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  • Jameson Mitrovich

CMC Refuses to Condemn Hamas Attacks; 65 Faculty Release Independent Statement

Last week, Claremont McKenna refused to condemn Hamas’ Oct. 7 attacks on Israeli civilians. Administrators cited the college’s stated policy against taking partisan institutional stances on political issues.

In response to the college’s refusal, 65 faculty members released an independent statement condemning the attacks. Professor Lenny Fukshansky, the principal author of the statement, said, “We felt compelled to condemn the heinous attacks perpetrated by Hamas.”

The attacks left more than 1,300 Israeli civilians dead. Hamas, a U.S.-designated terror group that controls the Gaza Strip, targeted Israeli civilian populations.

The faculty’s statement reads, “Hamas terrorists committed a heinous massacre of Israeli civilians.” The victims included innocent children, as well as many American citizens. The document also states that the attack “had no military purpose, but was specifically designed to target and kill as many innocent civilians as possible.”

In its final paragraph, the document explicitly condemns the attack. The statement says, “Claremont McKenna College has a policy of not issuing statements. Therefore we, as members of the faculty, take it upon ourselves to condemn this horrific act in the harshest words possible. This was a demonstration of pure evil at work – may it never happen again! We grieve for the deceased victims and pray for peace, recovery and safe return of those alive.”

More than 65 CMC faculty members have signed on to the statement.

The faculty’s statement comes after the Dean of Students, Dianna Graves, did not take a stance on the attacks in an email to students that was then forwarded to faculty. The email said, “In response to escalating violence in Israel, Palestine, and the surrounding territories, I am writing to offer support to you all ... We mourn the lives lost and the ongoing terror many continue to feel on the ground.”

Many CMC faculty felt that the Dean of Students’ email did not sufficiently address and condemn the attacks perpetrated on civilians. CMC Professor Mark Blitz, who co-signed the faculty statement, said, “It was the complete inadequacy of the Dean of Students’ email, to say the least, that prompted me to push for the statement we now all signed.”

“The main problem with the Dean’s email was that there was no acknowledgment of Hamas’ savagery and brutality. There was also no one responsible for the attack,” Blitz continued, “it was like the violence just sprung forth out of the ground. The statement makes you think there was no perpetrator.”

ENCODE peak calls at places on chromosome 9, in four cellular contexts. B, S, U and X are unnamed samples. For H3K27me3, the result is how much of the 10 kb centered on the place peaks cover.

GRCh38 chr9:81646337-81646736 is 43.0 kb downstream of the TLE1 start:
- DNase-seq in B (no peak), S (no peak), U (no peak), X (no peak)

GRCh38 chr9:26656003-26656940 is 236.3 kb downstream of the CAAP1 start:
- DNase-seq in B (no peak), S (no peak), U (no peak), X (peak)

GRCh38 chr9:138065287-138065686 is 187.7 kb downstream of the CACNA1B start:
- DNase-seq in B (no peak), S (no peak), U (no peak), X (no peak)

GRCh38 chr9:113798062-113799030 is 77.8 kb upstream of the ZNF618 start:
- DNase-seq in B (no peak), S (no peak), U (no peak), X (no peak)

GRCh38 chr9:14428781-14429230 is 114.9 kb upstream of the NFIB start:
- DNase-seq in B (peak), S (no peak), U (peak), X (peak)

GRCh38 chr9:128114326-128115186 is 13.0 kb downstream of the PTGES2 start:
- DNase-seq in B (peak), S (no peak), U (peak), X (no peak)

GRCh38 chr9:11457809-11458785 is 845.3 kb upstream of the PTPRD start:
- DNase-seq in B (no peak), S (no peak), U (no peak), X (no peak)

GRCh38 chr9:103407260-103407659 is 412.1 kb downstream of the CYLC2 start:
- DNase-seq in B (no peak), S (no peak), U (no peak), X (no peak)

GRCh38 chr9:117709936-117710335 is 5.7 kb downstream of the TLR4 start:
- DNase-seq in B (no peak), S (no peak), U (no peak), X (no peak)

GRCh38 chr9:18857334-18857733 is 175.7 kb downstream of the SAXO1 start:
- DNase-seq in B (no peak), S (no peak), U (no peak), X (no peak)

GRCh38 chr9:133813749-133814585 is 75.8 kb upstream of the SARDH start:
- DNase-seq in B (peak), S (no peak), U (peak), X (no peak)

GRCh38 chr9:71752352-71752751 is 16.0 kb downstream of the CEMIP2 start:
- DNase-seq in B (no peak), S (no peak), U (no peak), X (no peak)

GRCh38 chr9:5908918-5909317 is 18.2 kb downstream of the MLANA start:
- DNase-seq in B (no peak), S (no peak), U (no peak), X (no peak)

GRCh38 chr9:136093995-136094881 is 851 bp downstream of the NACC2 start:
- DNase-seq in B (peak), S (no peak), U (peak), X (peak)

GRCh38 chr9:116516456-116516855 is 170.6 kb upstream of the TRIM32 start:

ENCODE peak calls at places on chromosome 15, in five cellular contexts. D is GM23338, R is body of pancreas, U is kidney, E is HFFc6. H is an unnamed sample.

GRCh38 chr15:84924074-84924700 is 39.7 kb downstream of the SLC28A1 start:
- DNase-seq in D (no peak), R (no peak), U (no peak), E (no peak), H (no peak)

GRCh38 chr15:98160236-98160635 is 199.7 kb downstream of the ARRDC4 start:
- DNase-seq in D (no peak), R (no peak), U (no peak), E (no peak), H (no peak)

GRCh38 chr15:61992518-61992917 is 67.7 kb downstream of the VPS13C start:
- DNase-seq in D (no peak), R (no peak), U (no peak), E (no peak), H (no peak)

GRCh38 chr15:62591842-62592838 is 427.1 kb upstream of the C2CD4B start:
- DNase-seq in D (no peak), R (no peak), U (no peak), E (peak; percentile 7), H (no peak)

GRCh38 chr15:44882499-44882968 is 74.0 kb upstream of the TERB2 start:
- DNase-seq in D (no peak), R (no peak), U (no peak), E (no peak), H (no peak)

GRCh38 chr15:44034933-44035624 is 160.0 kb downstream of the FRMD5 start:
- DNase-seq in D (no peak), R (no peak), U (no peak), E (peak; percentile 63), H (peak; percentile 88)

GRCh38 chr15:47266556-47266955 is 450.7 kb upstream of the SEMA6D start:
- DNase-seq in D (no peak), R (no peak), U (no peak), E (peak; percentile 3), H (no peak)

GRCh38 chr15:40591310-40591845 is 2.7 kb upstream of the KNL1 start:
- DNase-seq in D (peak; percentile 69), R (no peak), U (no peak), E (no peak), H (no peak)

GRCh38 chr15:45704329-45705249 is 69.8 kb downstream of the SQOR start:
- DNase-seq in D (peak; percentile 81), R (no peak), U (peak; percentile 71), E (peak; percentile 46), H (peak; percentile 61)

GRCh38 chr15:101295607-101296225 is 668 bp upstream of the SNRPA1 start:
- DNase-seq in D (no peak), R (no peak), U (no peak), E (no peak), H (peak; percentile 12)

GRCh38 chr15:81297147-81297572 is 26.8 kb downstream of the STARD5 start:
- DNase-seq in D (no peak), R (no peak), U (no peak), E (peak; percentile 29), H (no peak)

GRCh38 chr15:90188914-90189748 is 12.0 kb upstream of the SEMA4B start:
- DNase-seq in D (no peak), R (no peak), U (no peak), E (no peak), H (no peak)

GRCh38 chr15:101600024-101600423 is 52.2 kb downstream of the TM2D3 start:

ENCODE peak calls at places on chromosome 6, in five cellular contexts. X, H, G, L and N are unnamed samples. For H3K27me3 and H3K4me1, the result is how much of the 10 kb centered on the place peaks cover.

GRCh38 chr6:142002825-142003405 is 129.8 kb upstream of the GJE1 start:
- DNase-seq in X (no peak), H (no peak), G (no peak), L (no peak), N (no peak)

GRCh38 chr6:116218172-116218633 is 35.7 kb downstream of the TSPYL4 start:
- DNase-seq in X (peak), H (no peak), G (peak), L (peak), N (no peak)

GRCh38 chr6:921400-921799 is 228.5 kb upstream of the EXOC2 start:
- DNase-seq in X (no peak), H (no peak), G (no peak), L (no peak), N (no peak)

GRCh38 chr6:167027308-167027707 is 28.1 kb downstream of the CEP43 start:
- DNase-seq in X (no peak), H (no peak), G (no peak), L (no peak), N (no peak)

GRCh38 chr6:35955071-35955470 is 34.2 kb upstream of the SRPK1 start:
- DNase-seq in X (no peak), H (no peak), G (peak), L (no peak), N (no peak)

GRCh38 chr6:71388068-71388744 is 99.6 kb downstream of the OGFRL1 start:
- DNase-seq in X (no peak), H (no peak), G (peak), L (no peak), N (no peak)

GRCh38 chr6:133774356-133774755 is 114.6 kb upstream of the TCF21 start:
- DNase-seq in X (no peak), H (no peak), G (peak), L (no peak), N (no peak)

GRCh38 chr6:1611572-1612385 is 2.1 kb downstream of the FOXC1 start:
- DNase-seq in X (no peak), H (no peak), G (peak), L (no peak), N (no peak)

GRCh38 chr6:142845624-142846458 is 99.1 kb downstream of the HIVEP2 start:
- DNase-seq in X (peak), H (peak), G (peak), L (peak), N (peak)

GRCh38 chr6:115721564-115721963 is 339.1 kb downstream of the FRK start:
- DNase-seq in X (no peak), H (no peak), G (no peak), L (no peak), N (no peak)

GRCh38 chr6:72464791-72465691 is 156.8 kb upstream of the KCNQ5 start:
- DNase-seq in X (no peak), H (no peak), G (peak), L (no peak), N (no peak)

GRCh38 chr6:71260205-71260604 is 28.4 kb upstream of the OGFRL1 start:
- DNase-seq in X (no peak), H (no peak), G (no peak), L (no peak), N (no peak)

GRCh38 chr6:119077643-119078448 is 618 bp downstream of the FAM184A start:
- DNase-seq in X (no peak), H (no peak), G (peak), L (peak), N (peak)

According to the faculty statement, the administration refused to condemn the attacks, citing the college policy on “institutional nonpartisanship.” In 2018, CMC’s Board of Trustees voted to prevent the school from issuing “partisan statements” on behalf of the college. “To ensure the full freedom of faculty, students, and staff to express their views, the College shall refrain from establishing partisan institutional positions that are not directly related to its educational mission,” the policy reads.

Professor Fukshansky took issue with the administration characterizing Hamas’ attack as a partisan issue: “I agree that CMC should not be issuing official statements on political or partisan matters. This being said I do not see a condemnation of a terrorist attack as a political or partisan statement.”

Professor Blitz agreed with Fukshansky’s sentiment. “I do not see how condemning the murder of innocent civilians could be seen as taking a partisan stance,” he said.

When asked to explain CMC’s neutrality policy, Chief Strategic Communications Officer Megan Jordan cited the University of Chicago’s Kalven Report. In February 2023, the CMC Board of Trustees endorsed the report, which is supposed to guide the college’s “role in political and social action.” The Kalven Report states that a university “is a community which cannot take collective action on the issues of the day without endangering the conditions for its existence and effectiveness. There is no mechanism by which it can reach a collective position without inhibiting that full freedom of dissent on which it thrives.”

Several CMC students have signed a response letter expressing disapproval of the faculty statement. The students argue that the faculty statement omitted important context. Their response states: “While the loss of innocent civilian life should always be condemned, the decision to ignore the 75 years of oppression that Palestinians have faced, as well as the genocidal campaign against Gaza which has ensued since Oct. 7, paints a one-sided and misguided image.”

Editor's Note: The student response letter has since been removed from the original document.


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